Can You Enforce a Maintenance Order If the Other Party Goes Overseas?

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Dealing with a divorce can be a sad and frustrating process, especially if you are grieving the end of your relationship. Hi, my name is Sandra, and when I got divorced seven years ago, I signed away many things that I would not have agreed to if I had been thinking clearly. That is why it is essential to hire a great divorce attorney. If you are feeling particularly sad or angry, you need one even more. I don't want to see others fall into the same trap I did, so I decided to start a blog to help. I hope these posts help and inspire you. Good luck with your changing family structure.

Can You Enforce a Maintenance Order If the Other Party Goes Overseas?

22 October 2020
 Categories: , Blog

Whenever two parents go through a divorce, complications unfortunately arise. They may need to untangle their assets and agree about how things should be divided, and they will definitely need to take care of the children and make appropriate plans for their future. While this situation can often result in a child support and spousal maintenance order, additional complications could surface if one of the parties decides to leave the country. What should you do if you're involved in just such a situation?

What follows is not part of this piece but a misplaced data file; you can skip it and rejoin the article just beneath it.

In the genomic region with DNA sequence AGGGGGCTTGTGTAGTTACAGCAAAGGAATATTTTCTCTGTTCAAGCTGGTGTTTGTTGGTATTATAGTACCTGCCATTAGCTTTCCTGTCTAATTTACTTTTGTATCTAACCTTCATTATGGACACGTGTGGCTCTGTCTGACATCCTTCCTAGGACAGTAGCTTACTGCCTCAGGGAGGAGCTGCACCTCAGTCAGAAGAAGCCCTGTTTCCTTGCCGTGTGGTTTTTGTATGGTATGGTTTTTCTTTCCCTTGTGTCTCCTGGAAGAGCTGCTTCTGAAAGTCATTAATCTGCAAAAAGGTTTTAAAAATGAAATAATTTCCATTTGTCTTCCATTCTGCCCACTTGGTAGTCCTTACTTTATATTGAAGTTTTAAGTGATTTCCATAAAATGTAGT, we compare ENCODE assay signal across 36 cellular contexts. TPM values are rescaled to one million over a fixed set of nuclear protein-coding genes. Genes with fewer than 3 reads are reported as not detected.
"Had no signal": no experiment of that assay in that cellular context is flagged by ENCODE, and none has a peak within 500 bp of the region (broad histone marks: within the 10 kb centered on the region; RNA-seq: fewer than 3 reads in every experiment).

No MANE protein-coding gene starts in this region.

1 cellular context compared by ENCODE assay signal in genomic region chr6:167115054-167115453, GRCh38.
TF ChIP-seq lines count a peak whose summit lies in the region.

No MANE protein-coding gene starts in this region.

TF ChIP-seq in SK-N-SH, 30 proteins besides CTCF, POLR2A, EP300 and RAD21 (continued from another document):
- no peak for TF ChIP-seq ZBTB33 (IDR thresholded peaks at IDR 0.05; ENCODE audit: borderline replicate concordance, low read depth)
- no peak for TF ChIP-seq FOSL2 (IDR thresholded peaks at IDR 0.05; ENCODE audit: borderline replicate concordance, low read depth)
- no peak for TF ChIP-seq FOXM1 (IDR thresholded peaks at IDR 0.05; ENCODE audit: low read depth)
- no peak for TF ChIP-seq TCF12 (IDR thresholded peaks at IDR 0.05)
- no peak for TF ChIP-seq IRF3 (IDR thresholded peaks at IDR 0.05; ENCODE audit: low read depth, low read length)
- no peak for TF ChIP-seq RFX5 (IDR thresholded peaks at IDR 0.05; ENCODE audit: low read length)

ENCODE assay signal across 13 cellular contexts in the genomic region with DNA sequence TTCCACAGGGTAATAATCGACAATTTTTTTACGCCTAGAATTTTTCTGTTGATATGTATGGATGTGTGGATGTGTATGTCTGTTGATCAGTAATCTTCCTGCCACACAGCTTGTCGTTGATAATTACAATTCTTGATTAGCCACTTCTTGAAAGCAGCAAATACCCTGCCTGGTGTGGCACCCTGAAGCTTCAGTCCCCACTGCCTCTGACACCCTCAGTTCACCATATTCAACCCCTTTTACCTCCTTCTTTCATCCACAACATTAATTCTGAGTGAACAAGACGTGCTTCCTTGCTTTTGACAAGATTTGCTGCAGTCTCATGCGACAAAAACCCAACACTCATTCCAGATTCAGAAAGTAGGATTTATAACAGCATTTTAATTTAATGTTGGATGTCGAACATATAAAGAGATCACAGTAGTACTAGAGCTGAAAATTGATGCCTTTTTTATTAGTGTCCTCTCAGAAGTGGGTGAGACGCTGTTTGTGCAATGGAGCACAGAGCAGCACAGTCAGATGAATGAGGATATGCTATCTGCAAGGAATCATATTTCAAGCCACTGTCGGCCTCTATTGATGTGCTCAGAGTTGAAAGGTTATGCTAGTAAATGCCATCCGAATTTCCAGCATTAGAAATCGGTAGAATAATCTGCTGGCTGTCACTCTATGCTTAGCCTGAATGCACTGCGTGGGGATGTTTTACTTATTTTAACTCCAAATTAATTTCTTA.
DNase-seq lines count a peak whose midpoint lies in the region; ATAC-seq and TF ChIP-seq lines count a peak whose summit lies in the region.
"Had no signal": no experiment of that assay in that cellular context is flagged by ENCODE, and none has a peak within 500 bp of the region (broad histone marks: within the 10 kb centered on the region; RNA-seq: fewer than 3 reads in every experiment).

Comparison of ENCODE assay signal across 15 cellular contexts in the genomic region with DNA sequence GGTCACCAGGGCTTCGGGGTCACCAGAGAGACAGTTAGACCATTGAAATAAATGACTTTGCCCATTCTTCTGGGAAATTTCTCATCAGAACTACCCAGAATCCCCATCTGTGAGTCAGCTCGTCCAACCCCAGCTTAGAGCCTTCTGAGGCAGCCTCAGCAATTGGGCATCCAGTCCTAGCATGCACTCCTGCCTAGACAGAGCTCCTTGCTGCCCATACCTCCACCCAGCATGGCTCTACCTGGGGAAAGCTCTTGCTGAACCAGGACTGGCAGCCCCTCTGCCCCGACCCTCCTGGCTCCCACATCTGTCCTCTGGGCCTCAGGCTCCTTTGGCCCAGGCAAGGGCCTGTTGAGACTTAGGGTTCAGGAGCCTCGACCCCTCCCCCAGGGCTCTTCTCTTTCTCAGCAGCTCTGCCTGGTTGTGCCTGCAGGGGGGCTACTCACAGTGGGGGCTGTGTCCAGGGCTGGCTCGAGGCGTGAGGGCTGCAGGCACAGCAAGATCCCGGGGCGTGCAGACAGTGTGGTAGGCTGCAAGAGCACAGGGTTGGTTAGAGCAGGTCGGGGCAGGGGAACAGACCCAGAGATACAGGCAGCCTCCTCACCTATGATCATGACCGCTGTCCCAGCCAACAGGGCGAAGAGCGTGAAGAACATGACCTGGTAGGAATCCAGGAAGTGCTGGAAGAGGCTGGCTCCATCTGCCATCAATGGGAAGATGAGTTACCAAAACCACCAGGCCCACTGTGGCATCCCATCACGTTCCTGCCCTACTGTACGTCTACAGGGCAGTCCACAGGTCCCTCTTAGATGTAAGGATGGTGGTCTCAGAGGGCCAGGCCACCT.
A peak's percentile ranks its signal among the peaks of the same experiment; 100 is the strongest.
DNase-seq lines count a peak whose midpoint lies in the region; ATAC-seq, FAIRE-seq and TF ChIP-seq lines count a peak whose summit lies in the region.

Making a Fresh Start

It's not unusual for a party to a divorce to want to start afresh. They may decide to move elsewhere in Australia or, sometimes, go overseas. This can definitely present a challenge when it comes to the child sharing their time equally with each parent, but it can sometimes present a challenge financially as well. If you are the one who is receiving assistance from your ex, you will need to be sure of your grounds once they leave.

Reciprocal Agreements

Much will depend on the country involved and, specifically, whether it has a reciprocal agreement with Australia in such matters. In short, the country must be on a list of such nations to make matters relatively easy, and the maintenance order in question has to be assessed, agreed on or ordered in the overseas jurisdiction. You need to ensure that such a declaration is made by an approved judicial or administrative authority in that overseas country; when that happens, life will be a lot easier.

Linking the Dots

To begin with, get in touch with a family lawyer and ask them to do some research. They will tell you whether the country in question has a reciprocal agreement that covers registration and enforcement of spousal maintenance. If they do, the case will need to be recorded in the overseas country and linked to the case back home.

Accessing Funds

Once all of that paperwork has been taken care of, you will be able to access the funds. If need be, you can set up a direct deduction from their overseas bank account to yours or seek another legal redress if any problems should arise.

Advance Warning

It is best to address this type of scenario before the other parent leaves the country. You need to know whether they are going to a reciprocal nation or not so that your position can be safeguarded. Again, work with a family lawyer here for professional help.